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May 9, 2014 - Carbohydrate Nutrition News

Statement from the Canadian Sugar Institute re: U.S. documentary "Fed Up"

Today, a U.S. documentary, "Fed Up", was released in theatres in the U.S. and Canada. The film focuses on the U.S. food industry and Americans' consumption of sugar and processed foods in relation to concerns about the country's rising obesity rates. 

Unfortunately, the film suggests that sugar is the culprit in the American obesity problem and utilizes incorrect sugar consumption statistics, a limited number of anecdotal stories, and alarmist statements such as "sugar is toxic" and "sugar is poison". These claims are not based on scientific facts and perpetuate common misperceptions about sugar consumption and health (1). 

In critiques of the documentary, the International Food Information Council Federation (IFIC) addresses many of the inaccuracies in the film and quotes publicly available U.S. government statistics on added sugars consumption (2,3). For example, the documentary states that "we do target sugar specifically because, with the low-fat food craze, we have really doubled our intake of sugar - Americans have - since 1977." However, according to U.S. government data, caloric availability from added sugars increased about 6.3% since 1977, whereas total calories increased by 21.5% (4). 

As summarized by IFIC, "In other words, Americans are eating more calories, but they are not eating significantly more calories from sugars than they did in 1977. Regardless of the source, the overconsumption of calories has contributed to rising obesity rates, a risk factor for type 2 diabetes and cardiovascular disease. … Researchers and nutrition professionals agree that no single food, nutrient, or ingredient causes obesity.” …“The important issue when it comes to sugar, as with any other nutrient, is calories. It’s important that we be aware of how many calories we consume from different sources of nutrients within a balanced diet” (2).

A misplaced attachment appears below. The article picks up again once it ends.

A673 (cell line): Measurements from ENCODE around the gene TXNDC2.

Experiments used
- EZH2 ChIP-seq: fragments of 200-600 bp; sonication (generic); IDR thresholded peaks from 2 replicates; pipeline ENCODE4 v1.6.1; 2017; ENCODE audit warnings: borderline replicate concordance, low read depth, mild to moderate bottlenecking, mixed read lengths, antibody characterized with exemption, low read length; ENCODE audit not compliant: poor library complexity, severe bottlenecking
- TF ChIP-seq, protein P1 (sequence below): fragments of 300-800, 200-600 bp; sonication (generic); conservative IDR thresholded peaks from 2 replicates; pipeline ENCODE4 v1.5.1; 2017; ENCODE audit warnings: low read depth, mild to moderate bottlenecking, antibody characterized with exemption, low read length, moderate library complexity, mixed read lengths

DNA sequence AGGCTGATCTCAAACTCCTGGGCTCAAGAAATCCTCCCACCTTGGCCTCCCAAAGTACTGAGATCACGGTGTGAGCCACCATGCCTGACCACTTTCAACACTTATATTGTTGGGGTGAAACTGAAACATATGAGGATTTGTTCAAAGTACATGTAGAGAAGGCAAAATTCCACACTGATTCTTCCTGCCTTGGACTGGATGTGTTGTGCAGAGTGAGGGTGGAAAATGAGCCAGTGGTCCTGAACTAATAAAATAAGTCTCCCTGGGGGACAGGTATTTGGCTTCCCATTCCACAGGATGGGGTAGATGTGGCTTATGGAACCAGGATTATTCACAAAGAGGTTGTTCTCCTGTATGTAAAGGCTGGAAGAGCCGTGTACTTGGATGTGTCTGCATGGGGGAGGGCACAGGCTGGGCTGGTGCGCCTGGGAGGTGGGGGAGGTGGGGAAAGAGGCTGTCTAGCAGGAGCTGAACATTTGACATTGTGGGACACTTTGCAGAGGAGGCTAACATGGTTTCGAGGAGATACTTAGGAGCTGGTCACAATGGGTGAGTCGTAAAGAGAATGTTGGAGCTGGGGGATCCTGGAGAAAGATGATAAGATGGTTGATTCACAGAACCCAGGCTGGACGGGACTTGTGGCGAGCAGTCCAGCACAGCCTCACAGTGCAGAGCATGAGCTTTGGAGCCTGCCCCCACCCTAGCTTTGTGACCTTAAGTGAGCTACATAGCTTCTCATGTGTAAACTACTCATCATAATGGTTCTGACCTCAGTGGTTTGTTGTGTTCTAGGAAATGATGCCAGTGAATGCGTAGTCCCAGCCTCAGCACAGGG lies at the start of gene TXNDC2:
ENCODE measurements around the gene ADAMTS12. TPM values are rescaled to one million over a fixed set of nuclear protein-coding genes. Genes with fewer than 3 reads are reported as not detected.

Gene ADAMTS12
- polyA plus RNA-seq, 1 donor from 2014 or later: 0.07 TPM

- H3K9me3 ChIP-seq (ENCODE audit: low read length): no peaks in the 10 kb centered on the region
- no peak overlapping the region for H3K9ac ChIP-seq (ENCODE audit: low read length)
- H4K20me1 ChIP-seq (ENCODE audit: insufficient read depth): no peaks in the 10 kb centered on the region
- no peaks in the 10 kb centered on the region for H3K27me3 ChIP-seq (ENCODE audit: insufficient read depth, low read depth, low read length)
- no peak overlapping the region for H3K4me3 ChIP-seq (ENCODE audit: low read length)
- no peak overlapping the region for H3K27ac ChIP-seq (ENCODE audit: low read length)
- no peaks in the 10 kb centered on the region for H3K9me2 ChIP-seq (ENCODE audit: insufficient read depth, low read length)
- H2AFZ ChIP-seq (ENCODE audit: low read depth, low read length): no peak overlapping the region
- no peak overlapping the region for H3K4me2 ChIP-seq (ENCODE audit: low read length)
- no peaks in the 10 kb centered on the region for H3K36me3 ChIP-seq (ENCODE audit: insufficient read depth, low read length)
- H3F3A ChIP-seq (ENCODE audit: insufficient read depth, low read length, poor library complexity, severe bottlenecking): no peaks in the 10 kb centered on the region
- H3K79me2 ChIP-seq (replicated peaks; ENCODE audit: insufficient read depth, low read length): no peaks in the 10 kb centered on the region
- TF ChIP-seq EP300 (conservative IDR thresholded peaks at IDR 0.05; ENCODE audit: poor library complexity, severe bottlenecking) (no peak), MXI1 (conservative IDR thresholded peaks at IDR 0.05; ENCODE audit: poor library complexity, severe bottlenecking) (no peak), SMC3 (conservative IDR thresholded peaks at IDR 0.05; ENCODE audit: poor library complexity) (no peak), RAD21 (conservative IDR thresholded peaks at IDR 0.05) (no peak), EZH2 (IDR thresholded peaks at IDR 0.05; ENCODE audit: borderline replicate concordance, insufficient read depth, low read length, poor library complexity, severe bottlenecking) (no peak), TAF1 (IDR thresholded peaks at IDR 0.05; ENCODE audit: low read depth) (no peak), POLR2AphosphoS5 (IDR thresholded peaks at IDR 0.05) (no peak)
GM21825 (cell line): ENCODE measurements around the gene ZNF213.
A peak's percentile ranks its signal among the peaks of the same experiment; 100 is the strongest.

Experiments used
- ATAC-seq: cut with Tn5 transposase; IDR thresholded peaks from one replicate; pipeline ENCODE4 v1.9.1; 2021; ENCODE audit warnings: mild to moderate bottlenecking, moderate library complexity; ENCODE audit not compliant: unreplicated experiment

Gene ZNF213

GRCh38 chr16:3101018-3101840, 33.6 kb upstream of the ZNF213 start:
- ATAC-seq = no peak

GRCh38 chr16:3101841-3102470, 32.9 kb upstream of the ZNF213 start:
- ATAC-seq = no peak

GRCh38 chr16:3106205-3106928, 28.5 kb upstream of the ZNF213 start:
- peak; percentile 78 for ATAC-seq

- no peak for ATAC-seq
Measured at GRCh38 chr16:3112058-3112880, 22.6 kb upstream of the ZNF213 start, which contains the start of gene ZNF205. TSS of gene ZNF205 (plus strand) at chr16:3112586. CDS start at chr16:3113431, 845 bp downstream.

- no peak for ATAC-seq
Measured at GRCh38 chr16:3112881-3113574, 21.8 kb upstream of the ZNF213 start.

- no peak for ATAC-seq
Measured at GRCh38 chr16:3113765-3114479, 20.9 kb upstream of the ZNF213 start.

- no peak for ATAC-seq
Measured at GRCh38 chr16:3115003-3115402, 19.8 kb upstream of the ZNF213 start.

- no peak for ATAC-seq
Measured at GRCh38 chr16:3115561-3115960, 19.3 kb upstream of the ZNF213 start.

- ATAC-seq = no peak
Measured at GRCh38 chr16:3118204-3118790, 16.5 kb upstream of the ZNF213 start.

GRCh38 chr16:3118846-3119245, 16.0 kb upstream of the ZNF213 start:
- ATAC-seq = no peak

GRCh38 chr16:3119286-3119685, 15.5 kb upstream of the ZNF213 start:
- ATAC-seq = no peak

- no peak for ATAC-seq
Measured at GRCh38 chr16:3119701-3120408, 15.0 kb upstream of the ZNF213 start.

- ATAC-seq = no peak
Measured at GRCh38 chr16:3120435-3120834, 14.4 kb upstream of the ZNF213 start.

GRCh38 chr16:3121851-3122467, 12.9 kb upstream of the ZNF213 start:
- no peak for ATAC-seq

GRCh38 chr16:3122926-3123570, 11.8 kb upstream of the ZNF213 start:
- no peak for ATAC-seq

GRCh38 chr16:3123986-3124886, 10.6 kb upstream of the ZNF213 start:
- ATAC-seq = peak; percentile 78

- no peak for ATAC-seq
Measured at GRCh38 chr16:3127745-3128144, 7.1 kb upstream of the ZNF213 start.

The film focuses on the U.S. food supply and U.S. sugar consumption statistics, and is not reflective of Canadian consumption patterns or trends; Canadian consumption of added sugars is about 1/3 less than US levels (See Comparison of Canadian and U.S. added sugars consumption patterns). Consumption of added sugars in Canada has been declining over the past 15 years while obesity rates have continued to rise (5,6). Current average consumption of added sugars in Canada is estimated to be 11% of total caloric intake (7). 

CSI agrees that appropriate levels of sugar as part of one's overall diet is desirable for a balanced, healthy lifestyle. Sugars, like other carbohydrates, contribute calories, but do not uniquely contribute to excess calories or weight gain. As no single food or nutrient is responsible for weight gain, it is not appropriate to target one specific nutrient or foods containing that nutrient. CSI recommends that a healthy lifestyle for any given person is one that includes a balanced diet, which follows Canada's Food Guide, as well as appropriate levels of physical activity for one's age and fitness level. 


1. Sievenpiper JL. The not so toxic truth about sugar. Carbohydrate News, Canadian Sugar Institute. 2013.

2. http://www.foodinsight.org/blogs/fed-reviewed

3. http://www.foodinsight.org/Press-Release/Detail.aspx?topic=Correcting_the_Fed_Up_Record

4. http://www.ers.usda.gov/data-products/food-availability-(per-capita)-data-system.aspx

5. http://www5.statcan.gc.ca/cansim/pick-choisir?lang=eng&p2=33&id=0020011

6. http://www.statcan.gc.ca/pub/82-625-x/2011001/article/11411-eng.htm

7. Brisbois TD, Marsden SL, Anderson GH, Sievenpiper JL. Estimated intakes and sources of total and added sugars in the Canadian Diet. Nutrients. 2014, 6:1899-1912.